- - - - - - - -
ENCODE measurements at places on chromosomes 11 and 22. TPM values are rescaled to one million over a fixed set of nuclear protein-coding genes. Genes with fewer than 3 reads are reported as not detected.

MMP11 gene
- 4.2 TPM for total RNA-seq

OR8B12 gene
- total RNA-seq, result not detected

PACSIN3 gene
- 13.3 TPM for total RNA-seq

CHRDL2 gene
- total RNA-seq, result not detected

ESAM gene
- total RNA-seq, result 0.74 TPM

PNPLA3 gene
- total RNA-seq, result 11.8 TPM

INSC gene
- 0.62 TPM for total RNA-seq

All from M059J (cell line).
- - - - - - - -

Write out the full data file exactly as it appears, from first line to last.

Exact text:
ENCODE measurements at places on chromosomes 11 and 22. TPM values are rescaled to one million over a fixed set of nuclear protein-coding genes. Genes with fewer than 3 reads are reported as not detected.

MMP11 gene
- 4.2 TPM for total RNA-seq

OR8B12 gene
- total RNA-seq, result not detected

PACSIN3 gene
- 13.3 TPM for total RNA-seq

CHRDL2 gene
- total RNA-seq, result not detected

ESAM gene
- total RNA-seq, result 0.74 TPM

PNPLA3 gene
- total RNA-seq, result 11.8 TPM

INSC gene
- 0.62 TPM for total RNA-seq

All from M059J (cell line).